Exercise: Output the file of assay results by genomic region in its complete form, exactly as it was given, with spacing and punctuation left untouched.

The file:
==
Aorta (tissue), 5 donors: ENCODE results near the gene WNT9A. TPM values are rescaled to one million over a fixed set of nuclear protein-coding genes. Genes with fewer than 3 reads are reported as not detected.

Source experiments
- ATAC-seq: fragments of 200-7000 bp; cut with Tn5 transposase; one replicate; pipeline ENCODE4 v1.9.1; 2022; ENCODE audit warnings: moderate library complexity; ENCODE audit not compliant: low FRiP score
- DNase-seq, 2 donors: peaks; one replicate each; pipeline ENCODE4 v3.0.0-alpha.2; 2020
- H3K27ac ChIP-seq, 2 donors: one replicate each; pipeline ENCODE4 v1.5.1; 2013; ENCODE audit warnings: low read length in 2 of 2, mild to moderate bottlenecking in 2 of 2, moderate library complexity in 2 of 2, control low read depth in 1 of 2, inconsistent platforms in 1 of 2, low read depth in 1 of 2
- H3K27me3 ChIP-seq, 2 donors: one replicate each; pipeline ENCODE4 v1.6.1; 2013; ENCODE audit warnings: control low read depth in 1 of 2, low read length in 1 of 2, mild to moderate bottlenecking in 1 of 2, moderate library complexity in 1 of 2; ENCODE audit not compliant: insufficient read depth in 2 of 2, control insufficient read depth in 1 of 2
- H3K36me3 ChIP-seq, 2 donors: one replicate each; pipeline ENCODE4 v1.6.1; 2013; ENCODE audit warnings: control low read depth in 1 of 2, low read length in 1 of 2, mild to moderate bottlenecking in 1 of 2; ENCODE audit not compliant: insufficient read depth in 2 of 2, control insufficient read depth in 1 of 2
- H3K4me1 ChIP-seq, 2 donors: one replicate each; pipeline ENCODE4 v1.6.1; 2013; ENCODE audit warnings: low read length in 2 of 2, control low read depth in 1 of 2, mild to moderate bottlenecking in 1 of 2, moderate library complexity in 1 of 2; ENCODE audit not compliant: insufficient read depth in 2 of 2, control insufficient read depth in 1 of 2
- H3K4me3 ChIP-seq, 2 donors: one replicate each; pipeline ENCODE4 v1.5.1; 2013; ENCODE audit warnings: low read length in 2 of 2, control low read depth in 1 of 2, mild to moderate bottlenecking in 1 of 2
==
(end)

Aorta (tissue), 5 donors: ENCODE results near the gene WNT9A. TPM values are rescaled to one million over a fixed set of nuclear protein-coding genes. Genes with fewer than 3 reads are reported as not detected.

Source experiments
- ATAC-seq: fragments of 200-7000 bp; cut with Tn5 transposase; one replicate; pipeline ENCODE4 v1.9.1; 2022; ENCODE audit warnings: moderate library complexity; ENCODE audit not compliant: low FRiP score
- DNase-seq, 2 donors: peaks; one replicate each; pipeline ENCODE4 v3.0.0-alpha.2; 2020
- H3K27ac ChIP-seq, 2 donors: one replicate each; pipeline ENCODE4 v1.5.1; 2013; ENCODE audit warnings: low read length in 2 of 2, mild to moderate bottlenecking in 2 of 2, moderate library complexity in 2 of 2, control low read depth in 1 of 2, inconsistent platforms in 1 of 2, low read depth in 1 of 2
- H3K27me3 ChIP-seq, 2 donors: one replicate each; pipeline ENCODE4 v1.6.1; 2013; ENCODE audit warnings: control low read depth in 1 of 2, low read length in 1 of 2, mild to moderate bottlenecking in 1 of 2, moderate library complexity in 1 of 2; ENCODE audit not compliant: insufficient read depth in 2 of 2, control insufficient read depth in 1 of 2
- H3K36me3 ChIP-seq, 2 donors: one replicate each; pipeline ENCODE4 v1.6.1; 2013; ENCODE audit warnings: control low read depth in 1 of 2, low read length in 1 of 2, mild to moderate bottlenecking in 1 of 2; ENCODE audit not compliant: insufficient read depth in 2 of 2, control insufficient read depth in 1 of 2
- H3K4me1 ChIP-seq, 2 donors: one replicate each; pipeline ENCODE4 v1.6.1; 2013; ENCODE audit warnings: low read length in 2 of 2, control low read depth in 1 of 2, mild to moderate bottlenecking in 1 of 2, moderate library complexity in 1 of 2; ENCODE audit not compliant: insufficient read depth in 2 of 2, control insufficient read depth in 1 of 2
- H3K4me3 ChIP-seq, 2 donors: one replicate each; pipeline ENCODE4 v1.5.1; 2013; ENCODE audit warnings: low read length in 2 of 2, control low read depth in 1 of 2, mild to moderate bottlenecking in 1 of 2